Even if you held those unrealistic expectations, there’s another factor working here: the students.  Freshmen who have graduated from a California high school in the top third of their class are supposed to be automatically admitted to the California State University system.  Today’s freshmen are radically different from those I saw when I first began teaching at what was then California State University, Hayward.  Reading comprehension has dropped unbelievably.  Math skills are, in many cases, nonexistent.  (Students are supposed to have successfully completed algebra before they enter the CSU.  That requirement is one of the biggest jokes around these days.)  And many students simply do not know how to study.  The CSU schools do their best — on my campus, there are at least two centers that offer math tutoring, help with homework, and a vast array of assistance to students who have difficulty.  But when students simply don’t attend class (also quite common), there’s not much anyone can do to help them.

These students are victims of the public education system.  They know how to recycle.  They are absolutely sure that global warming is caused by human activity.  And they are certain that their K-12 teachers were grossly underpaid.  But they cannot follow simple logic of the form “if A is the same as B and A implies C then B also implies C.”  They don’t know how to do research.  Many believe that Wikipedia and Google are all they need.  They have not been taught how to think critically about issues and arguments — which is why they buy into Google and Wikipedia and also why they are so easily misled by dubious claims of facts and logic.  You can see them today in this election.  Every criticism of President Obama is met with “it’s Bush’s fault” or “Mitt Romney lies.”  They have no more idea of how to formulate a logical argument than a three-toed sloth knows how to fly.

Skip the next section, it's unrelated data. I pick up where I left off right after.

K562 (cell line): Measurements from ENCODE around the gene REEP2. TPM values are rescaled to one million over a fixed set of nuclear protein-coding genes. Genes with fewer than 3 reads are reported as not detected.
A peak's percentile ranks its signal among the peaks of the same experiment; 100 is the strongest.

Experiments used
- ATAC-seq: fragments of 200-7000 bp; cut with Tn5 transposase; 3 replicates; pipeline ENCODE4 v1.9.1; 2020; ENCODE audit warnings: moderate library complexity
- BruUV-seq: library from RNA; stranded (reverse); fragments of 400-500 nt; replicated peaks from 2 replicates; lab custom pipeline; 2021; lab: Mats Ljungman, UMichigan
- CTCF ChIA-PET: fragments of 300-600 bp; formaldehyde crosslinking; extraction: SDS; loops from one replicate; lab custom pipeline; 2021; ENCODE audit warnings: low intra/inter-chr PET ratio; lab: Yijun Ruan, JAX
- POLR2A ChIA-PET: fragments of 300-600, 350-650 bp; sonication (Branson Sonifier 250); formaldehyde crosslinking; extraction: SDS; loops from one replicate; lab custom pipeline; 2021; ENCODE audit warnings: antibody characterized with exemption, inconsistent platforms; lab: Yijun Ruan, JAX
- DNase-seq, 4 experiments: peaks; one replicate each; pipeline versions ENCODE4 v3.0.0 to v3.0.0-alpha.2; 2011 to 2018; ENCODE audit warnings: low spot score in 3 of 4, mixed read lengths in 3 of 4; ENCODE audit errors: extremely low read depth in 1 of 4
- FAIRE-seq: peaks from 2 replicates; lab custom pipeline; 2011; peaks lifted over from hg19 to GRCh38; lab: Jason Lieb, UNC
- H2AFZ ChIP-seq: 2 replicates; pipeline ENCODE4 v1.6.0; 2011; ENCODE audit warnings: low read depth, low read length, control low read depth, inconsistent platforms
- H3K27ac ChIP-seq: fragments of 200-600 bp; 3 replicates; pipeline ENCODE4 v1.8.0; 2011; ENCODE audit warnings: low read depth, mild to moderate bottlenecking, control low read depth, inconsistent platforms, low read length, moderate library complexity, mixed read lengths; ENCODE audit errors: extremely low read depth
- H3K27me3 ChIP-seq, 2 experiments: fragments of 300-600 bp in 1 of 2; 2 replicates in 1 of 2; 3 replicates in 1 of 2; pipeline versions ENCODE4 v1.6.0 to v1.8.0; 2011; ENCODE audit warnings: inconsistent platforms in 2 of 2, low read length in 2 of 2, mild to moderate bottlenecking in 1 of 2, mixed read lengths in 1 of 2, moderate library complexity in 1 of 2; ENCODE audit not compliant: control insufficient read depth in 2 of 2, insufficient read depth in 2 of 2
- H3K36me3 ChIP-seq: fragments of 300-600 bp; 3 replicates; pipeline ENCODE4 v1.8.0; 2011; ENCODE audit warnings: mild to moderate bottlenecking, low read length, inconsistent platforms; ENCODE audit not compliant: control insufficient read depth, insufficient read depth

Algebra? Remember the words of President Obama in one of his appearances on Jay Leno’s show:

‘Jay Leno, reading question from viewer: “When you help your daughters with their homework, is there a a subject you struggle with?”